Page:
As for differences, they're found in their beliefs, histories, politics, laws, demographics, etc. Superficially they appear similar, just like Scotland, England, and Ireland. But it's beneath the surface where they differ greatly.

Canada, for example, despite having vast areas of unpopulated space, is a very urban, multicultural country - the majority of Canada's population lives in cities/suburbs. The USA has 10 times the more population as Canada, but you have more people living in small towns there than in Canada.

The USA has a gun culture, Canada does not.

The USA has a huge bible belt and a so-called "religious right" where religion is central to every aspect of their lives (hence politicians pandering to this demographic). You'll get people thanking the lord, referring to Jesus, in mid conversation without batting an eye. You'll never ever get that in Canada.

The USA has a history of black slavery and institutionalized racism against blacks, which has polarized its demographics still to this day. You've got the population divided into, literally, blacks, whites, and all else. There are no two dominating racial group in Canada - they're spread across the board, although it hugely varies by city/province/territory.

Canada had institutionalized racism against its aboriginal and non-white populations (especially its Asian populations out west). The racist policies were taken out back after WWII and though some have never gotten the apology from the government, you don't have this dividing populations today. By this I mean, you don't have entire races holding grudges against other races today. Although Canada's treatment of its aboriginal populations is still atrocious. I don't know if this is better or worse in the USA.

American politics are hugely polarized - you're either conservative or liberal and it's dividing up the country. Canada has a multi-party parliamentary system.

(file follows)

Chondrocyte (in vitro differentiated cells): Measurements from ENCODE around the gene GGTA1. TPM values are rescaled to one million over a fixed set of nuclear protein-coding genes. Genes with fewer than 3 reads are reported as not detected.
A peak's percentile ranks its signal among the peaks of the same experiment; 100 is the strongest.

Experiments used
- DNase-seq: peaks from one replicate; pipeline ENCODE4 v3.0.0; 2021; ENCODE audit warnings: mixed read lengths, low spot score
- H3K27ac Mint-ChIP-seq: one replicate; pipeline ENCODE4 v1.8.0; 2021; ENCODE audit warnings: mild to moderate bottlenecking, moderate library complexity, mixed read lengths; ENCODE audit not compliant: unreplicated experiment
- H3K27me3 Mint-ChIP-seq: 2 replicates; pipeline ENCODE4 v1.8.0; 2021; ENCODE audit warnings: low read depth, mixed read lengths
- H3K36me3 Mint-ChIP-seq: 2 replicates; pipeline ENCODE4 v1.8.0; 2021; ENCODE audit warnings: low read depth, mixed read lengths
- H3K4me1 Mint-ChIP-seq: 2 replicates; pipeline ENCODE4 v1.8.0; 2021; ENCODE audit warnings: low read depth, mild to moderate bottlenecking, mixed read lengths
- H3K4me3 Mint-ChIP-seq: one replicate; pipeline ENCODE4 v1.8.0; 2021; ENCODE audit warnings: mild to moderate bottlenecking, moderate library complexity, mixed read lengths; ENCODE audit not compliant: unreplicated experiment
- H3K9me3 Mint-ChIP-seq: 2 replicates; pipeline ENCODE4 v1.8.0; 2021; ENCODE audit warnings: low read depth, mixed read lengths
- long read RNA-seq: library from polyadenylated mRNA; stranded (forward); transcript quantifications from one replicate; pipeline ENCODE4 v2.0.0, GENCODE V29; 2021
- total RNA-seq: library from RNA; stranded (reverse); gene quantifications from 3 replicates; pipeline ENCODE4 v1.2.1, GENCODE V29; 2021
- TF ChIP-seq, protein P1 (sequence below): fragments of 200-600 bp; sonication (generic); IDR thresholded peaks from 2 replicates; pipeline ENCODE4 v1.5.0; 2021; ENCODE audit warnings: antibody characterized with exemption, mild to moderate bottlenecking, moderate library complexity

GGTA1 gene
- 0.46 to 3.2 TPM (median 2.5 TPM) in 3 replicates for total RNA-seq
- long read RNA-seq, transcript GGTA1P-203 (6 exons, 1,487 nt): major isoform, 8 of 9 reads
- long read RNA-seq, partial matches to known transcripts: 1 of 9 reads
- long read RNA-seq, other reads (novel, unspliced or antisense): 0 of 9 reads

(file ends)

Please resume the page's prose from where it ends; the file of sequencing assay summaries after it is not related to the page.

Canada's more social "we all pitch in for everybody" and the USA's more capitalist "I work hard and only I should reap the benefits".

In Canada you're taxed higher. In the USA, you're not.

In the USA, patriotism takes on a whole new meaning - as a young kid you pledge your allegiance to your flag. Etc, etc. There is no such institutionalized nationalist patriotism in Canada. The American flag is everywhere - it's like a religious icon there. "God Bless America". You'll never see "God Bless Canada", ever.

There's no cheerleader/football culture in Canada like the kind shown in American movies, but there's hockey culture.

Mass generalizations, and I can go on and on, but this is just the beginning.

Last edited by Robynator; 10-14-2007 at 03:11 AM..
Reply With Quote Quick reply to this message
 
Old 10-14-2007, 02:50 AM
 
Location: Vancouver, BC
1,049 posts, read 4,046,476 times
Reputation: 1024
Here's a quote from "silks" from another thread:

I've lived in both Canada and the U.S., and the main differences that I see are:

- The gun issue. In Canada, owning a gun is pretty much unheard of and totally unnecessary unless you're up to no good. In the U.S., there's a definite "gun culture" and a lot of people that think guns are "neat". There's a lot of "gun hobbyists". For somebody that grew up in Canada where guns are almost exclusively owned by hunters, guys I work with having gun collections (Magnums, Glocks, etc.) is an eye-opening experience and an obvious cultural difference.